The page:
Most Americans celebrate the national holiday of Thanksgiving in some form or fashion. This time is often spent with families and loved ones, relaxing, and enjoying food, company and fall weather. The federal holiday is widely celebrated by people from both religious and secular backgrounds, and it holds a central place in the culture of the many American families. BONUS CODE: Potatoes
Most people raised in the United States are also familiar with the myth of the first Thanksgiving; the idyllic meeting of Europeans and Native Americans who came together to celebrate and give thanks for a bountiful harvest. The spirit and ideal of this myth is attractive, and that is perhaps why it not only survives, but thrives in the mainstream cultural consciousness of the modern United States. But, is there any truth to this origin story that we all learned in grade school?
There is actually little historical consensus on when the first thanksgiving is supposed to have taken place, but 1621 is a year that is commonly touted as the actual origin of this tradition. There is some documentation of a harvest festival at this time that was celebrated by the Puritans at Plymouth Plantation. Around this time (and earlier), the puritans were certainly celebrating days of fasting and days of thanks quite often, but the religious observance of days of fasting and days of thanks by the Puritans did not begin in North America. The practice has its roots in much earlier European traditions. Some historians believe that prior to their immigration, the pilgrims were probably influenced by similar harvest festivals in Europe, such as the annual services in remembrance of the relief of the siege of Leiden which was a precursor to Oktober Feest.
Early Puritan Pilgrim celebrations were impromptu religious holidays and were not fixed in the way that we think of the national holiday today. The strict religious nature of the Puritan society in early America shaped these days of thanks and they would have looked quite different than the revelry we currently celebrate with family, feast, and football.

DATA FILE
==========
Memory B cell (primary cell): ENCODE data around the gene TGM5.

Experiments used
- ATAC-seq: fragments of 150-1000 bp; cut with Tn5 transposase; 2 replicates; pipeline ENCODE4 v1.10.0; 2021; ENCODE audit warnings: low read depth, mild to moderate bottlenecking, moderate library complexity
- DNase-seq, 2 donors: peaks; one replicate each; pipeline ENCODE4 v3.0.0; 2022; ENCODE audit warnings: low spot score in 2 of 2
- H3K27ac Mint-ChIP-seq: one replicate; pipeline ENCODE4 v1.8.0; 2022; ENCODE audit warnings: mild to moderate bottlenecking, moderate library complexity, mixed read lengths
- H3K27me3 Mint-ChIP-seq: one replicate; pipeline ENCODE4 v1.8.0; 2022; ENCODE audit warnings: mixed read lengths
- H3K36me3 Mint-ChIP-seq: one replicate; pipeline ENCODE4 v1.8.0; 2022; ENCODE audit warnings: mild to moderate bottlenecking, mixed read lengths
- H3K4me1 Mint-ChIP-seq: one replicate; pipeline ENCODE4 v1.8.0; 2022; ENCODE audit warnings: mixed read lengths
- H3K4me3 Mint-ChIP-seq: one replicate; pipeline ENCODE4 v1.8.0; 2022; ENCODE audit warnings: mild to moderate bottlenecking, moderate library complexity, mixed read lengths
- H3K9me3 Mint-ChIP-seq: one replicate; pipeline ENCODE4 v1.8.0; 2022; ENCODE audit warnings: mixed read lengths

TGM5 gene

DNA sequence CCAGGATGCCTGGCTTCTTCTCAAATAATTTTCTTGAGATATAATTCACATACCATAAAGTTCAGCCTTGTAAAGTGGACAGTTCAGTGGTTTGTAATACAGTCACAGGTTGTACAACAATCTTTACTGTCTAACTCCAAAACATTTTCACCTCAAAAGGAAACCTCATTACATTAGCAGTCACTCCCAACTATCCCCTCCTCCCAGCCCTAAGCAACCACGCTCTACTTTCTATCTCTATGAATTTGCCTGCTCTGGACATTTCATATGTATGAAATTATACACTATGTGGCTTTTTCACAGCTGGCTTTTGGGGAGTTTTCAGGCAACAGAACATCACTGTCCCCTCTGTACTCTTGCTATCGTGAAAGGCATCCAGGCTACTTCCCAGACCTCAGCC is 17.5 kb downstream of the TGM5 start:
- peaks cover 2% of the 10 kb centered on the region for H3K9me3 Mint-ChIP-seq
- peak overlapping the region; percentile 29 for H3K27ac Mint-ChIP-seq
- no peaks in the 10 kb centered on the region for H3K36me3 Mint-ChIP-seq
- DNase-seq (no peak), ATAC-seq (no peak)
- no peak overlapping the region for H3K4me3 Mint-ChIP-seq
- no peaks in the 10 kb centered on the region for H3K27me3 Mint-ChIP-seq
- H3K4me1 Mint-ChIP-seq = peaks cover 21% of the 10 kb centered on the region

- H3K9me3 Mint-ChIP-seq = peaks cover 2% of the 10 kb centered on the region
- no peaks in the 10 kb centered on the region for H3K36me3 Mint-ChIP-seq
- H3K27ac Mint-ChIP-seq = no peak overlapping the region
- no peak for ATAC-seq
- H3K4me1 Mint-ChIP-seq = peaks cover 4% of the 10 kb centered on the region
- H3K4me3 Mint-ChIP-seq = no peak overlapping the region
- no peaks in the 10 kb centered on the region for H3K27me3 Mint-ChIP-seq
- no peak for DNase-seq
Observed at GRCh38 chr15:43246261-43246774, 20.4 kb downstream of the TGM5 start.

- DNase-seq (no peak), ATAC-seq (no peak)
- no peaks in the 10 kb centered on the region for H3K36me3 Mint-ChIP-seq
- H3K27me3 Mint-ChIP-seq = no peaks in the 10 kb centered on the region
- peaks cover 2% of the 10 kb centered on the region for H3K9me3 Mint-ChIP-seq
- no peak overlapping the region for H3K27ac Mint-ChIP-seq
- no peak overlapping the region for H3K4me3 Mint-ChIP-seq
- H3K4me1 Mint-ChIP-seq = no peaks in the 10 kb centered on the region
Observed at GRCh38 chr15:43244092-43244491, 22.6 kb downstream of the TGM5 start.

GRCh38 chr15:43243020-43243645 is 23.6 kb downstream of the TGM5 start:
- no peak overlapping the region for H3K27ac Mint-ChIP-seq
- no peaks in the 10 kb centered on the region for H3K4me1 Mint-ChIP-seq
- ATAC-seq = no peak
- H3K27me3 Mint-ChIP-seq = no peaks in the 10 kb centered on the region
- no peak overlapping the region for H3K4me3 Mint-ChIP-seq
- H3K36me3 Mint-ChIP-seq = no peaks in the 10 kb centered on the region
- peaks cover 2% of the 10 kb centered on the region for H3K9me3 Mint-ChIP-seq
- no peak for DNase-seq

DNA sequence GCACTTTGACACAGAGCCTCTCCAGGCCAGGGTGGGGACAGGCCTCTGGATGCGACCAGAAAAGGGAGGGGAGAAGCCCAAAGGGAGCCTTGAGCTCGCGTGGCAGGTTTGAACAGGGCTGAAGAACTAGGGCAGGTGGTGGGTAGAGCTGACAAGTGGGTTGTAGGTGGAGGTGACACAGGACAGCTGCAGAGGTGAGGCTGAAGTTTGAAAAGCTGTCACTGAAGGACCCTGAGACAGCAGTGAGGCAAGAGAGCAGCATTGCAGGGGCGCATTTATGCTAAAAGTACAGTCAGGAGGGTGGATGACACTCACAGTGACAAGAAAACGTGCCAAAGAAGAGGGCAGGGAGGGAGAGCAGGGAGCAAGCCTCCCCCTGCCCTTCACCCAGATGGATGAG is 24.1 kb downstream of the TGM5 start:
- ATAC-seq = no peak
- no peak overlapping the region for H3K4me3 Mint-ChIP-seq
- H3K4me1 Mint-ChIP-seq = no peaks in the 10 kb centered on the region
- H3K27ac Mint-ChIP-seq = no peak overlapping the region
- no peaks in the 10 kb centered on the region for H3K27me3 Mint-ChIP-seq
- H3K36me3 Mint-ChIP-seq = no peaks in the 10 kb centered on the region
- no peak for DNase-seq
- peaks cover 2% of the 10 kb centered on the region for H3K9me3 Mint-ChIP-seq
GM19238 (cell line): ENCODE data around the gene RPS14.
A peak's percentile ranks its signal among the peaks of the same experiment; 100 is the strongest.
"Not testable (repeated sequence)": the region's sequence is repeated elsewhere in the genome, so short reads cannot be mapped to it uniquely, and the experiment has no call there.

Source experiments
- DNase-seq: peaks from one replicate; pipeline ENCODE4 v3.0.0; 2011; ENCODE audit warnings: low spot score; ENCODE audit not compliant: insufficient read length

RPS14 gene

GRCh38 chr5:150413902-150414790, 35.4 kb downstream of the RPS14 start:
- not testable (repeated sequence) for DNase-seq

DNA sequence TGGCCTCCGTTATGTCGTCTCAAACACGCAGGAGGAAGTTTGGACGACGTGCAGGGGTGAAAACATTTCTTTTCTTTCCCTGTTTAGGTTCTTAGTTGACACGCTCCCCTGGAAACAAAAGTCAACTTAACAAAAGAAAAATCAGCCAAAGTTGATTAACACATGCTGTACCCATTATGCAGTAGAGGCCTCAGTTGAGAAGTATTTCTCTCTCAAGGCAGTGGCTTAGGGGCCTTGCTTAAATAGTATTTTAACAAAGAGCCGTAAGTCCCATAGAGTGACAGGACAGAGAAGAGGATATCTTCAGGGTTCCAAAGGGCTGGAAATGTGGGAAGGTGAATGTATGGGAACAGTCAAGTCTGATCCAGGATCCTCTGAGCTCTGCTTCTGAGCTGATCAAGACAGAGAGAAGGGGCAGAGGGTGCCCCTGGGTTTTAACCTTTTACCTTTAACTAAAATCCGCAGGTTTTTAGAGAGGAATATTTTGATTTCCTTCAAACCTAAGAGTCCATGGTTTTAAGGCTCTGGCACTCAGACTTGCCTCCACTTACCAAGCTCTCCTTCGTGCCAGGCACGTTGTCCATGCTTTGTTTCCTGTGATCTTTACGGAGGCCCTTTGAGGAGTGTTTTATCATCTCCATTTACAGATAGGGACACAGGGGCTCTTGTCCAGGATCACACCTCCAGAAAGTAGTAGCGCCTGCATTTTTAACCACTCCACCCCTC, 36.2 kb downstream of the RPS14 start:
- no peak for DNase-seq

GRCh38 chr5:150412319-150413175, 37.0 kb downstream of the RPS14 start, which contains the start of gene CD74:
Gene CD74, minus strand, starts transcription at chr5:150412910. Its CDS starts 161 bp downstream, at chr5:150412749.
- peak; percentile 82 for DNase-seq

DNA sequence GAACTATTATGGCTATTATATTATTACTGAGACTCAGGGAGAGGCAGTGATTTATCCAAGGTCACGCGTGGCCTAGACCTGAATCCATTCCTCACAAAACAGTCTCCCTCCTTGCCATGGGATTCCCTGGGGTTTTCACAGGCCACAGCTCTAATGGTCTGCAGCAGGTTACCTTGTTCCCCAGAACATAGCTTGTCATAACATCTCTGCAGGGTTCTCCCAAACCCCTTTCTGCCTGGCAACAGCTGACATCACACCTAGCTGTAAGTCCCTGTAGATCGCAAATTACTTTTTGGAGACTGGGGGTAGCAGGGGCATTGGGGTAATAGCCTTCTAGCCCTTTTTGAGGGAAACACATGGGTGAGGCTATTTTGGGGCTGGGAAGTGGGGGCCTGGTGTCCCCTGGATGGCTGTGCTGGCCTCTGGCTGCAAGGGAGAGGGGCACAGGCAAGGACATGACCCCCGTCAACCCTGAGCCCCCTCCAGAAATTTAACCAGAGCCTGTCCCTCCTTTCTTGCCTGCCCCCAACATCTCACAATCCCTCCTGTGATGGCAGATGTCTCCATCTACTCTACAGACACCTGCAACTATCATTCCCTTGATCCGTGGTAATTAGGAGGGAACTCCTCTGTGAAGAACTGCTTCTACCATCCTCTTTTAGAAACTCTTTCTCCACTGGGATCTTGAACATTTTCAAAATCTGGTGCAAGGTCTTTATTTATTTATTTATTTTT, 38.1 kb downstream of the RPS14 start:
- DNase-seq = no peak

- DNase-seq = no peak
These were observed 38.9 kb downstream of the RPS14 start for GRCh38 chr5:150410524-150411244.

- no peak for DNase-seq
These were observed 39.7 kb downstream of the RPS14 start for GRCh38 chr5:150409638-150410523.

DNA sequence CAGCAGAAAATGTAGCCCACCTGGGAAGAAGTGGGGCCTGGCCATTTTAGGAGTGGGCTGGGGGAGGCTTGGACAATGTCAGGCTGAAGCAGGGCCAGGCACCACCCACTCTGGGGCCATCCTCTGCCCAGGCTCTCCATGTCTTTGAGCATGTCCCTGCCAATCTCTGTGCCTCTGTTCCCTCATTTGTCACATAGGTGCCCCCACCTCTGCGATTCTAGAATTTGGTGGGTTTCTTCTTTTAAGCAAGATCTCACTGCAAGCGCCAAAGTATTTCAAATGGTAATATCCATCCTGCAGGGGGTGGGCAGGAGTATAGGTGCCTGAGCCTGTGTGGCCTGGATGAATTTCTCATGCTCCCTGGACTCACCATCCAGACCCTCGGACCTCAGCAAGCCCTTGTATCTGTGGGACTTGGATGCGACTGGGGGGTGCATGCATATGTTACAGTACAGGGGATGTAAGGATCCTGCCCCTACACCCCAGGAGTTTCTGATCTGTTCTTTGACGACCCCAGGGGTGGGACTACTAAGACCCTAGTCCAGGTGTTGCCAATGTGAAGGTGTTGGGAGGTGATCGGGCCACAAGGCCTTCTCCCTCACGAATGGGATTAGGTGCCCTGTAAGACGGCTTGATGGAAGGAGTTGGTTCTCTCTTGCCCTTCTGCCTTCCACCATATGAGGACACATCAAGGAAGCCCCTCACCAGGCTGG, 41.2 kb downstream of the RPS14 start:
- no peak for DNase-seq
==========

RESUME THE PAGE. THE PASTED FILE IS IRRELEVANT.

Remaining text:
Another disputed aspect of this myth is the notion of cooperation between the early American settlers and the Native inhabitants. Due to inconsistent documentation at best, it is difficult to prove that a meeting like the one we see at modern Thanksgiving pageants did not take place. In fact, due to the proximity of colonists and Native Americans, some level of cooperation almost certainly took place in some areas. There is, however, a dark side to the story that is less often told. While cooperation between peoples was possible, conflict was frequent and inevitable. In 1637, the Massachusetts governor held a day of thanksgiving to celebrate a group of colonists that had recently returned for an outing that resulted in the deaths of 700 Pequot Indians. Incidents like these are seldom remembered as potential candidates for the origin of one of our most popular family holiday traditions. The modern version of the holiday has its roots much later in American history. On Nov 26, 1789 George Washington declared the first national day of thanksgiving “as a day of public thanksgiving and prayer to be observed by acknowledging with grateful hearts the many and signal favors of Almighty God”. Local, state and federal governments often intermittently announced official days of thanks from this point on. Some form of the holiday has been observed every year since 1863 by presidential proclamation, and in 1941 the federal government legislated that we celebrate the national holiday of Thanksgiving on the fourth Thursday every November; the popular annual tradition continues to this day.